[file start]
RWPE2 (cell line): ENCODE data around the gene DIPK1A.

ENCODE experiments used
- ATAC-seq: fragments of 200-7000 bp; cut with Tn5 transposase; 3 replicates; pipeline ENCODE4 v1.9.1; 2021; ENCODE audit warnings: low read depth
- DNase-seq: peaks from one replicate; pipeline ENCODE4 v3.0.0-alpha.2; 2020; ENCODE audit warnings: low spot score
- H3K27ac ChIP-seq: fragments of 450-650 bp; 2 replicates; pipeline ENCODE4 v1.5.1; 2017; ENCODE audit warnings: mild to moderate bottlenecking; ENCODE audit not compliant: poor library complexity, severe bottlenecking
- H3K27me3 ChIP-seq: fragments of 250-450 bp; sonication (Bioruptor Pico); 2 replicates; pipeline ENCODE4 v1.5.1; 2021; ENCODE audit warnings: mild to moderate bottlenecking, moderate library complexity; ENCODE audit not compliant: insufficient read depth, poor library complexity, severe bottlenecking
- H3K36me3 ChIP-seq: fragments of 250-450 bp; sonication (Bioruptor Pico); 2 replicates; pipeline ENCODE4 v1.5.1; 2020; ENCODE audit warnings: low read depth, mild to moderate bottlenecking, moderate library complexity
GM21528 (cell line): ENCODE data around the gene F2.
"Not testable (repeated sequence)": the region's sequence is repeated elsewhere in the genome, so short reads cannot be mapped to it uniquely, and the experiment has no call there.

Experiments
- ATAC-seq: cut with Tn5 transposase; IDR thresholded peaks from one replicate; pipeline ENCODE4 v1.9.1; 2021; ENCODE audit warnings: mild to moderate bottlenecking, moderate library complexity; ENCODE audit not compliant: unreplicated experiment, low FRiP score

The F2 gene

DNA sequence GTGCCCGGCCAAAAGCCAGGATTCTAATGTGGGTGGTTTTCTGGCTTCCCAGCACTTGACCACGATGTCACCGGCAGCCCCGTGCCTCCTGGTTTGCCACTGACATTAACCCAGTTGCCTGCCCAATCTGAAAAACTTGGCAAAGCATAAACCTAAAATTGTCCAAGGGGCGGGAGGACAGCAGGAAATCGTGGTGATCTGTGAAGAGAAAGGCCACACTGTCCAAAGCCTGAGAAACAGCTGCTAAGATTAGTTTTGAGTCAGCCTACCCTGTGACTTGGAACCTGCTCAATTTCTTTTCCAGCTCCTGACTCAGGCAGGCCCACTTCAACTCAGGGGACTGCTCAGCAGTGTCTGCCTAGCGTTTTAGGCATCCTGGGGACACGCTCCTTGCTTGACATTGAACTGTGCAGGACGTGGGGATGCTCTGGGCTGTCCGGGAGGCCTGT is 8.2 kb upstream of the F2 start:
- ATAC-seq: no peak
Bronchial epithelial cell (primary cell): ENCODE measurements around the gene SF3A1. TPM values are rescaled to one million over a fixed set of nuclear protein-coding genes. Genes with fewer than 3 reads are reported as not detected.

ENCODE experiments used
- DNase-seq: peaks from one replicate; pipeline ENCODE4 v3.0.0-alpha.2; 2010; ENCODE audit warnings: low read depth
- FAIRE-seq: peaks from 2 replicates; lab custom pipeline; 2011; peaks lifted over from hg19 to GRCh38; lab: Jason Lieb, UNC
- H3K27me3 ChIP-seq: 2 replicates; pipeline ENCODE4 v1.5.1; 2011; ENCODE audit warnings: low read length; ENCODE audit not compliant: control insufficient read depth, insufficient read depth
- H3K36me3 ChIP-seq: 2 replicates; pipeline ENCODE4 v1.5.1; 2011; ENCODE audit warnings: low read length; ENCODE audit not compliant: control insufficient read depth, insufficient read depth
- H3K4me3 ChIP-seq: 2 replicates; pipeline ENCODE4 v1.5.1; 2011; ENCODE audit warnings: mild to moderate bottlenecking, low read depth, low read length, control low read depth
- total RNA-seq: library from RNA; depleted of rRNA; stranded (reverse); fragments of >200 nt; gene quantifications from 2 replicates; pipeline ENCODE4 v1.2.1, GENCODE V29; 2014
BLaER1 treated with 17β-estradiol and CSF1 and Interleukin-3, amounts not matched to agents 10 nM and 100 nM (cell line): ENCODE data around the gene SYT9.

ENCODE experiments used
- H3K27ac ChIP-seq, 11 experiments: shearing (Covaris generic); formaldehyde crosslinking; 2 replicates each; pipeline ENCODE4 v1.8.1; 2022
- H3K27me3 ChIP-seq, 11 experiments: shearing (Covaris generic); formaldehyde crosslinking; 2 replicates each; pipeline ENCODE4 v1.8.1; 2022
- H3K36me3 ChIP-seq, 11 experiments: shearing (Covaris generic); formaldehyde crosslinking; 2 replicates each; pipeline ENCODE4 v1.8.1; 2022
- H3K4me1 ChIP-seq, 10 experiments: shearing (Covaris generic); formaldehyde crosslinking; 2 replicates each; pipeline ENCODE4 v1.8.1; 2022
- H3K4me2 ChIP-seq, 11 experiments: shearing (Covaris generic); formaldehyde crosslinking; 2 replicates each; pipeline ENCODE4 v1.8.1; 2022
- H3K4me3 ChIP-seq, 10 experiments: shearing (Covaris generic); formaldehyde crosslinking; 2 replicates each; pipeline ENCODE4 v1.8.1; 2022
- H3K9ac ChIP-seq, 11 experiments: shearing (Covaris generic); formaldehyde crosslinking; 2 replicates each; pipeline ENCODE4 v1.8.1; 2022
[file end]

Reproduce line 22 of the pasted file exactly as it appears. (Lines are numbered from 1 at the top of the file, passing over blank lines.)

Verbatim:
- total RNA-seq: library from RNA; depleted of rRNA; stranded (reverse); fragments of >200 nt; gene quantifications from 2 replicates; pipeline ENCODE4 v1.2.1, GENCODE V29; 2014